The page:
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Posts Tagged ‘Advaita’

An Empty Vessel

November 12th, 2010 6 comments

Funny Animals

It has occurred to me that for much of my life I have done nothing but copy the behaviours of other people.

It is as if I were an empty vessel, with no contents of my own at all. And in confirmation, if I look deeply within, beyond the ever-changing thoughts, feelings, sensations, I can find no “thing” at all. Just an empty presence, which observes, which is aware.

In early life this copying was of course almost entirely unconscious. There may have been instinctive responses and behaviours, but a combination of fascination, fear, enjoyment, horror and engagement with the people around me led me to mimic them, repeat them, and then apparently somehow adopt many of their behaviours as my own.

At a later stage, the copying became more selective, although still largely unconscious. There was some discrimination between behaviours which I found appealing, interesting, inspiring, beautiful, as opposed to those that were ugly, painful, inefficient, unnecessary. And there was a desire for, and an attraction to the more refined behaviours, which then presumably started little by little to manifest more in my own behaviour, and led to a more gratifying response from the world from the actions I subsequently took.

Now the process is much more conscious, and there is less inner resistance to it – perhaps because I recognise the illusion that I am actually anything tangible at all, and if I am not anything tangible, then there is no obstacle, no limitation to the ways in which I may express myself. Thus the delight of discovery of a special quality in someone becomes immediately a known new potentiality in my own behaviour.

The ultimate conclusion of this process, it seems, is to offer no resistance at all, to surrender completely any illusion of selfhood, and to recognise the oneness of us all. “My” qualities are not my qualities at all.  But neither are they “Yours”, because you copied them too! Rather, all qualities are inherent in us all. This is yet another pointer to the essence of non-duality.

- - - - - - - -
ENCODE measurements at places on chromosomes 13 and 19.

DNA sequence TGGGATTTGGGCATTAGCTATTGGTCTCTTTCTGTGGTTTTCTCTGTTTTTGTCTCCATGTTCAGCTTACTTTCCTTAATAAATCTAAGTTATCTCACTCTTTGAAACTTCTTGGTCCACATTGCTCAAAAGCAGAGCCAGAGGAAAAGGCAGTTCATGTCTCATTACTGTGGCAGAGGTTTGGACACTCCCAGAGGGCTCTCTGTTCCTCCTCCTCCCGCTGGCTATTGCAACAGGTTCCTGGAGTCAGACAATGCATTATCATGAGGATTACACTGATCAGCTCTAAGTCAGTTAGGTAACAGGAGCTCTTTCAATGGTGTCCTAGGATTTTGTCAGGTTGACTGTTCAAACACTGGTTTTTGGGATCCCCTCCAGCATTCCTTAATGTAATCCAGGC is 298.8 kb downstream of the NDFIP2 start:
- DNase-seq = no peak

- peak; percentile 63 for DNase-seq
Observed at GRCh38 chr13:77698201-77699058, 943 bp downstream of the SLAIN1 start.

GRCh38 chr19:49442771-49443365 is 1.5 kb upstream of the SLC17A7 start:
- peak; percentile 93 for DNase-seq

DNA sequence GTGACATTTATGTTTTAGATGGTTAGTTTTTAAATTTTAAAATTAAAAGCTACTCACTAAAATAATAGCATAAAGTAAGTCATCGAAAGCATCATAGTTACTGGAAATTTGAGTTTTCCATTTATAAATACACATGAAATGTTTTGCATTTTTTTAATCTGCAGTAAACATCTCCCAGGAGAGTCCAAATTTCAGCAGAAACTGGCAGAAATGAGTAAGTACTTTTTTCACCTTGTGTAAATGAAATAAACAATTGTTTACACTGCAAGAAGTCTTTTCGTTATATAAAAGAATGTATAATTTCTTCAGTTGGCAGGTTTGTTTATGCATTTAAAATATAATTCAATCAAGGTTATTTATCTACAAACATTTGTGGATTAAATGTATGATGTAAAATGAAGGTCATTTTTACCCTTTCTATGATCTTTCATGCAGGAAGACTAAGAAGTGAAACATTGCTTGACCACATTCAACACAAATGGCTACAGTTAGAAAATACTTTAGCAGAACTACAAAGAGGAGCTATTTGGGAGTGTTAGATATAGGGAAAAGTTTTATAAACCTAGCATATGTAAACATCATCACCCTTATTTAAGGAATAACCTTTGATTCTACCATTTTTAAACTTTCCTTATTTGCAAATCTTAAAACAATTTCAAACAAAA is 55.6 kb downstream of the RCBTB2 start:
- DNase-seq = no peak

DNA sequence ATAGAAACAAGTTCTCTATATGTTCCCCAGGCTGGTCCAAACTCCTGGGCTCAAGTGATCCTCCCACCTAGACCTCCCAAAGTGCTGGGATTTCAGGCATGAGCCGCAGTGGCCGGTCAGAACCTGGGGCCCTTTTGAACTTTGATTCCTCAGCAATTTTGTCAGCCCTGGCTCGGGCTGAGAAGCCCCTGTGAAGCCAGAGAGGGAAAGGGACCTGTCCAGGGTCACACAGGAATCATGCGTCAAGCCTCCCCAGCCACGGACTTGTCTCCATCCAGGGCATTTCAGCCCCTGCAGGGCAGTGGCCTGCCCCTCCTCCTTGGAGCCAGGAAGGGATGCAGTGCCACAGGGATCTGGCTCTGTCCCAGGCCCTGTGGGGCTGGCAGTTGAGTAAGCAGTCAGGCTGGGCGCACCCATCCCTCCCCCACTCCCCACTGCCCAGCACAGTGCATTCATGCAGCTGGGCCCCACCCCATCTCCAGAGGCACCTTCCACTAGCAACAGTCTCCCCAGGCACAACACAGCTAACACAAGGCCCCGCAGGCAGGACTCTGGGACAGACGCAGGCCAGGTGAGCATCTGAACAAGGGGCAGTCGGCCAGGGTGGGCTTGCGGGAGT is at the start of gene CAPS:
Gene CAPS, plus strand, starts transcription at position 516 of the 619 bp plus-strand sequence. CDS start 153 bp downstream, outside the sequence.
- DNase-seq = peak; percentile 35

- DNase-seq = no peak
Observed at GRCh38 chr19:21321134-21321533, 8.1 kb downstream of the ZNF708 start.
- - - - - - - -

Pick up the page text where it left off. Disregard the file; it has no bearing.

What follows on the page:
Categories: Life, Spirituality Tags: ,

Consciousness and Awareness – What’s the Difference?

September 5th, 2010 39 comments

If you are seeing this picture and understanding what it represents, then you are conscious. This is an indisputable fact. The knowledge of your own consciousness is the one and only fact of which you can be absolutely certain. Everything else that you might think that you know is an inference or assumption, and therefore cannot be known with certainty.

The definition of consciousness that Francis Lucille has often used is based on this fact, and may be stated thus:

Consciousness is whatever is reading these words right now, and understanding them.

This is an experiential definition, and it seems to be necessary to define it this way because consciousness is not a “thing” or object per se, and therefore cannot be defined in terms of other things. Our minds simply cannot grasp the nature of consciousness, because of its lack on tangibility. Hence it can only be pointed to. And yet, it is apparent that consciousness is what we are ourselves. Whenever we refer to “I”, it is this very same consciousness to which we refer. So in the scheme of things, it seems important that we understand it!

An interesting point to note is that, according to Lucille’s definition (and also as he has pointed out himself), there is no distinction between consciousness and awareness. The two words are treated synonymously, and are used interchangeably.

Those of you who have an interest in non-duality will likely also have come across Sri Maharaj Nisargadatta. (A famous book documenting some of his discourses, I Am That (PDF), is available as a free download.) Nisargadatta spoke extensively about consciousness, but he also referred to awareness and made a distinction between the two. The following quote from the book illustrates this especially well.

What you need is to be aware of being aware. Be aware deliberately and consciously, broaden and deepen the field of awareness. You are always conscious of the mind, but you are not aware of yourself as being conscious.

But what exactly is the distinction here? This caused me some confusion, and apparently it has confused others too. The easy way out here might be to remember that we are talking about the intangible, and just paper over the cracks by suggesting that it’s not surprising that there would seem to be inconsistencies between intangible things when we try to conceptualise them. But in fact on further investigation there my be some rationality in the distinction after all. These further quotes from Nisargadatta may make things a little clearer.

The mind produces thoughts ceaselessly, even when you do not look at them. When you know what is going on in your mind, you call it consciousness. This is your waking state — your consciousness shifts from sensation to sensation, from perception to perception, from idea to idea, in endless succession. Then comes awareness, the direct insight into the whole of consciousness, the totality of the mind. The mind is like a river, flowing ceaselessly in the bed of the body; you identify yourself for a moment with some particular ripple and call it: ‘my thought’. All you are conscious of is your mind; awareness is the cognisance of consciousness as a whole.